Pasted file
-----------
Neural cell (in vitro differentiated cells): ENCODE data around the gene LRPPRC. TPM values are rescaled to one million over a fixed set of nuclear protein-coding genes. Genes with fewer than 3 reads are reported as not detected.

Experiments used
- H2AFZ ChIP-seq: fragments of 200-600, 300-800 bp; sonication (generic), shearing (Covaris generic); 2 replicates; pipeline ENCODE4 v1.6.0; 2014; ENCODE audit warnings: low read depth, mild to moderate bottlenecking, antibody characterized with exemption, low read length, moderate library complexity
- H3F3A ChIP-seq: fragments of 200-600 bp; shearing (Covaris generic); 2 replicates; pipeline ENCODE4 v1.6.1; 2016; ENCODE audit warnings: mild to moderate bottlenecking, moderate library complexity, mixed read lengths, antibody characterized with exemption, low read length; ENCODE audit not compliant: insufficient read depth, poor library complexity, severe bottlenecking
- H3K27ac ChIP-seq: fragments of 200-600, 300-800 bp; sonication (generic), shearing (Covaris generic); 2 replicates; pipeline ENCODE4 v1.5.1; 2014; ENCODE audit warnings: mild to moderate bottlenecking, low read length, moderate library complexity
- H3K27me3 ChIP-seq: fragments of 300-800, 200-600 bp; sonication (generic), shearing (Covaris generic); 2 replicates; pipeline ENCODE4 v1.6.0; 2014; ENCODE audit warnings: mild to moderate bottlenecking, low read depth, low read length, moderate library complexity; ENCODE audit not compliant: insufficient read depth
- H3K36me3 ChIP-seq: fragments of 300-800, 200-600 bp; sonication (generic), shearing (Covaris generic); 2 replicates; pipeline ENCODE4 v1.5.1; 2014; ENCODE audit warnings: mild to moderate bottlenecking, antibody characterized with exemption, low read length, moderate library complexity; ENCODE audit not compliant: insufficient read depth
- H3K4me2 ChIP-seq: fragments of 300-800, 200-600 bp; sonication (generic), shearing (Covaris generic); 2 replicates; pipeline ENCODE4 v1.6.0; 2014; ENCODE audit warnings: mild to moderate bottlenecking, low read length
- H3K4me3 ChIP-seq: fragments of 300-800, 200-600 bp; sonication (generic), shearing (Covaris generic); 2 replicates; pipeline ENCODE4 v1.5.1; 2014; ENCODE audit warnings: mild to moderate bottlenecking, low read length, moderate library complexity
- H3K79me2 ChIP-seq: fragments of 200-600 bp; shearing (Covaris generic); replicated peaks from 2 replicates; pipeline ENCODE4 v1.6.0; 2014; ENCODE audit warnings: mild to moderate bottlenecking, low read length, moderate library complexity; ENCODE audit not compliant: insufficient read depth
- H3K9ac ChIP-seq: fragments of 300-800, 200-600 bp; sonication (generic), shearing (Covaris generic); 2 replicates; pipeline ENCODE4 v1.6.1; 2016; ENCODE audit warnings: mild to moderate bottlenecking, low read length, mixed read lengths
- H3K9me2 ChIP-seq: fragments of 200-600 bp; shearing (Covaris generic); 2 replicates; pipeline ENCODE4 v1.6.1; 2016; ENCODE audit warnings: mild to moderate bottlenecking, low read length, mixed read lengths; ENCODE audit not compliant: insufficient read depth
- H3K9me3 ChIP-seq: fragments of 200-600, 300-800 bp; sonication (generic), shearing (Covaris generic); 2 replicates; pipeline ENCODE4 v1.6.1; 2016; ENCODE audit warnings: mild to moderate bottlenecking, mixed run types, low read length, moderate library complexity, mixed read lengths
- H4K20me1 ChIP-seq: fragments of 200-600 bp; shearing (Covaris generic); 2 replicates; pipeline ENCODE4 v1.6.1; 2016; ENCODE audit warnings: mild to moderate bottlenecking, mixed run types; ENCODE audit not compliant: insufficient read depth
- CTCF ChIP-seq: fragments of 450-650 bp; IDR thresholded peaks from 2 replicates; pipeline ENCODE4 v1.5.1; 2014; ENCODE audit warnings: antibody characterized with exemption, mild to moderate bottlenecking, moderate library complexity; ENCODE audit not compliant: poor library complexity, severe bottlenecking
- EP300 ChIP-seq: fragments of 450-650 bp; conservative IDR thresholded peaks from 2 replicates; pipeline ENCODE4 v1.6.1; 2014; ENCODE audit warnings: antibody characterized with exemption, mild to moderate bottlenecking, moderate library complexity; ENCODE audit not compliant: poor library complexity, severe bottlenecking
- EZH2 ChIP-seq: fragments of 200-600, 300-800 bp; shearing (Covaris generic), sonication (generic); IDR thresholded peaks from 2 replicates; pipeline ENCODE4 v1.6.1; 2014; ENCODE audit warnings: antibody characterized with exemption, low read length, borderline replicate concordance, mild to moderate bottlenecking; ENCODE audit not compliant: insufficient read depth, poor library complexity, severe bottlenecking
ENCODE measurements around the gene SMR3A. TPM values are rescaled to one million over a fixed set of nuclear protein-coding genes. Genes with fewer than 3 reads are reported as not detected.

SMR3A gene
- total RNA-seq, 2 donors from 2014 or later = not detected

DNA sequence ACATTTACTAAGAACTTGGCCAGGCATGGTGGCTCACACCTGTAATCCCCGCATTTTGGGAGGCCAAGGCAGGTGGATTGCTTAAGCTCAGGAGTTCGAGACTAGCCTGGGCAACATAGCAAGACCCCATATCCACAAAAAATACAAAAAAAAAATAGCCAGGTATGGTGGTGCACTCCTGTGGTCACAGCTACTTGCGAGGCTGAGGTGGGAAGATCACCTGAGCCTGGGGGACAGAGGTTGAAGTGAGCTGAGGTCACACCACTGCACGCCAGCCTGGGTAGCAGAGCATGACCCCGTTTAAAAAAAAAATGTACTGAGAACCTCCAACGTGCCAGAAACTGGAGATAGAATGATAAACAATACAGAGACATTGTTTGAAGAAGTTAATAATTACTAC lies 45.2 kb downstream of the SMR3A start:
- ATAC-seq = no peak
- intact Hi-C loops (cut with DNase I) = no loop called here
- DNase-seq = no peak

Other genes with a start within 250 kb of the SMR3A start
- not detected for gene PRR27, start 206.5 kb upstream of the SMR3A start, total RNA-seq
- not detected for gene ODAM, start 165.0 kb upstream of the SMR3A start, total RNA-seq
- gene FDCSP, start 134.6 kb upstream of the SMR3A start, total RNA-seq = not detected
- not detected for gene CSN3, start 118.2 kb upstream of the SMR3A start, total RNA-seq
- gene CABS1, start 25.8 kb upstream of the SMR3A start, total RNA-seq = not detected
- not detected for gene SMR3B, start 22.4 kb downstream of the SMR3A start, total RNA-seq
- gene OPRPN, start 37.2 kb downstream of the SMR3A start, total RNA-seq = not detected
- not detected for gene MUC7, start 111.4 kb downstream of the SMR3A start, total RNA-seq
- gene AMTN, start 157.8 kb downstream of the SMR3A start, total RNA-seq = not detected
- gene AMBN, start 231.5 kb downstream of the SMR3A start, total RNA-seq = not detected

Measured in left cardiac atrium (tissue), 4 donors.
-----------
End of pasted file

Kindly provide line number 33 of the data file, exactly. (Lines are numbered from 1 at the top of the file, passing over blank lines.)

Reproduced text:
- not detected for gene MUC7, start 111.4 kb downstream of the SMR3A start, total RNA-seq